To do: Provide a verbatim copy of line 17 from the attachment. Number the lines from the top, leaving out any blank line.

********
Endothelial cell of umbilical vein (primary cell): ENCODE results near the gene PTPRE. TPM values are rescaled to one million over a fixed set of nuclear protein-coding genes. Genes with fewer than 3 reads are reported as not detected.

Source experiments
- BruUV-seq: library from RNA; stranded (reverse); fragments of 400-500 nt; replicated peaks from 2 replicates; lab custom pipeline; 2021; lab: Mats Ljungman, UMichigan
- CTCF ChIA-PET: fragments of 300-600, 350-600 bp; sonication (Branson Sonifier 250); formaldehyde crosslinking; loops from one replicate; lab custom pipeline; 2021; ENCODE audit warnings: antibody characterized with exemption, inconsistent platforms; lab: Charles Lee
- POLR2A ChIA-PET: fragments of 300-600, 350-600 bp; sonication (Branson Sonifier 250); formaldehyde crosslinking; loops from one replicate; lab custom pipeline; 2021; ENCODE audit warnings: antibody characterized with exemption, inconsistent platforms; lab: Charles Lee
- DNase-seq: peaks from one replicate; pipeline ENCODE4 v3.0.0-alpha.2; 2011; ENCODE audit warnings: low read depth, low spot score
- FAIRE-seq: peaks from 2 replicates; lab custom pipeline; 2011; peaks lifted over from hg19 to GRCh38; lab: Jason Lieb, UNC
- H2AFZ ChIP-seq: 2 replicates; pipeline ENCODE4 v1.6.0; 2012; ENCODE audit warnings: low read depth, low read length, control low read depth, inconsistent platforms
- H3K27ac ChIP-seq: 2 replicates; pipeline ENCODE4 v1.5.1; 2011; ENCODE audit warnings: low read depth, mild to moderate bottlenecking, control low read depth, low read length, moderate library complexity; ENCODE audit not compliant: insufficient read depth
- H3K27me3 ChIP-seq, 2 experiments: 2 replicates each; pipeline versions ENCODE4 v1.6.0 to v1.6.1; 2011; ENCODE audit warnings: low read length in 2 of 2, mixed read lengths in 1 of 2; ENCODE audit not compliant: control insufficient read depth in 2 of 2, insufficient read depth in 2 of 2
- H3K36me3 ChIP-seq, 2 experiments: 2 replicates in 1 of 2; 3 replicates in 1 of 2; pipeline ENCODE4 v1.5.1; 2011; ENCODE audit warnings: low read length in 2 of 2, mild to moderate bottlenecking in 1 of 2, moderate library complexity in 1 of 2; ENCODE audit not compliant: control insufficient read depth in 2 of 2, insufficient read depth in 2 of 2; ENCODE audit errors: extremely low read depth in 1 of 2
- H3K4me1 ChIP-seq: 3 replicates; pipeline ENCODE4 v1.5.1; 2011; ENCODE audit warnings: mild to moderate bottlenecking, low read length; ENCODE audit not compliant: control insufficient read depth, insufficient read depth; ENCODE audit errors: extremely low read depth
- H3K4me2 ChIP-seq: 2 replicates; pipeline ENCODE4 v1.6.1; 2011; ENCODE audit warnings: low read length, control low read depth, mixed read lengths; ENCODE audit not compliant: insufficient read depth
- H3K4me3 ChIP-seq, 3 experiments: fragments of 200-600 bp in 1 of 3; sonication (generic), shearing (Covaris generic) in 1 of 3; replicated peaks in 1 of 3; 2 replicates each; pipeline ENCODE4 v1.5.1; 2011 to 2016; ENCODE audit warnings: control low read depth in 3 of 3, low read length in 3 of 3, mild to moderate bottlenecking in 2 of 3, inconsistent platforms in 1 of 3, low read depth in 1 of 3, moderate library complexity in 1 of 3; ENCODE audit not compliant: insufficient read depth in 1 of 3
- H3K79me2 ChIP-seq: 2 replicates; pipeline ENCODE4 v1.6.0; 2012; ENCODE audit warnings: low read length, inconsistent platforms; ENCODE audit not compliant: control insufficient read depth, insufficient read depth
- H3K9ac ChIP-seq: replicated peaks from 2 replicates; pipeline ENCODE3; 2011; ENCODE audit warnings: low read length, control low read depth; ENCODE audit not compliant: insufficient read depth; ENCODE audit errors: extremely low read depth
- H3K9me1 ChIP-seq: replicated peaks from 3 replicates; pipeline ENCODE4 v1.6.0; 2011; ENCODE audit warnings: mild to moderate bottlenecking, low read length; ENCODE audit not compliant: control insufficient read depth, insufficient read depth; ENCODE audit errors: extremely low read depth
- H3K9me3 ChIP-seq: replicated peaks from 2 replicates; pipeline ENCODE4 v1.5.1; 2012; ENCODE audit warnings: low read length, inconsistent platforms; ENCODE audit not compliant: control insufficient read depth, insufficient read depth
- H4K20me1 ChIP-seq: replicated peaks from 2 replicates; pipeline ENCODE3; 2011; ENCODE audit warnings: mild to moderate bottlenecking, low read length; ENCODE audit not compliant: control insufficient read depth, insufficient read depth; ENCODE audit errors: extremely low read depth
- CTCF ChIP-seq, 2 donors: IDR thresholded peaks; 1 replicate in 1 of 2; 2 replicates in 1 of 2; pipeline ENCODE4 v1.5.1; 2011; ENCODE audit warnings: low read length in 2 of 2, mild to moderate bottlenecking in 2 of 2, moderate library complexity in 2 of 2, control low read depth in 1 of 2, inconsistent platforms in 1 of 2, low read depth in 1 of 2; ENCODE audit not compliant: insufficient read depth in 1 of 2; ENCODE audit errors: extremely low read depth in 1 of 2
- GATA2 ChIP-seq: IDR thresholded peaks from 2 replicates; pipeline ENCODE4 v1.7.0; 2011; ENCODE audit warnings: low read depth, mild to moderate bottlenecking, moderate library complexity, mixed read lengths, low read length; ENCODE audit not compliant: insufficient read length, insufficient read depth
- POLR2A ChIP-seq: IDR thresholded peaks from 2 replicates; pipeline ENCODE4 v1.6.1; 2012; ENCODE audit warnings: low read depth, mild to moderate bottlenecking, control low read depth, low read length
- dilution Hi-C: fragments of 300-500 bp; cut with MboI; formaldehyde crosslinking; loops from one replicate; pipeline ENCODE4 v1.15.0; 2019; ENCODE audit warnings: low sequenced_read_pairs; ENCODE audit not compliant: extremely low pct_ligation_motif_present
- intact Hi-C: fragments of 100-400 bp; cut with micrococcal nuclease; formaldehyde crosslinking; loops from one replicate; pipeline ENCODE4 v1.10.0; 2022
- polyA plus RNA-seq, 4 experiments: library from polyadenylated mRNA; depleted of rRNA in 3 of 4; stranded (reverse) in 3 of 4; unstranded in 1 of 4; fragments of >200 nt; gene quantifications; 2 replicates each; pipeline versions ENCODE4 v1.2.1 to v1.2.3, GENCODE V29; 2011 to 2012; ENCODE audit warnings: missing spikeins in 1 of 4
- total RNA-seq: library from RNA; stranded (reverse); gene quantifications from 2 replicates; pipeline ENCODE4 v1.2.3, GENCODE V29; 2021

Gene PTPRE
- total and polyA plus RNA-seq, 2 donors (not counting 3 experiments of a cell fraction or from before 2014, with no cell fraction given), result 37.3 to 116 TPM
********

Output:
- H3K9me1 ChIP-seq: replicated peaks from 3 replicates; pipeline ENCODE4 v1.6.0; 2011; ENCODE audit warnings: mild to moderate bottlenecking, low read length; ENCODE audit not compliant: control insufficient read depth, insufficient read depth; ENCODE audit errors: extremely low read depth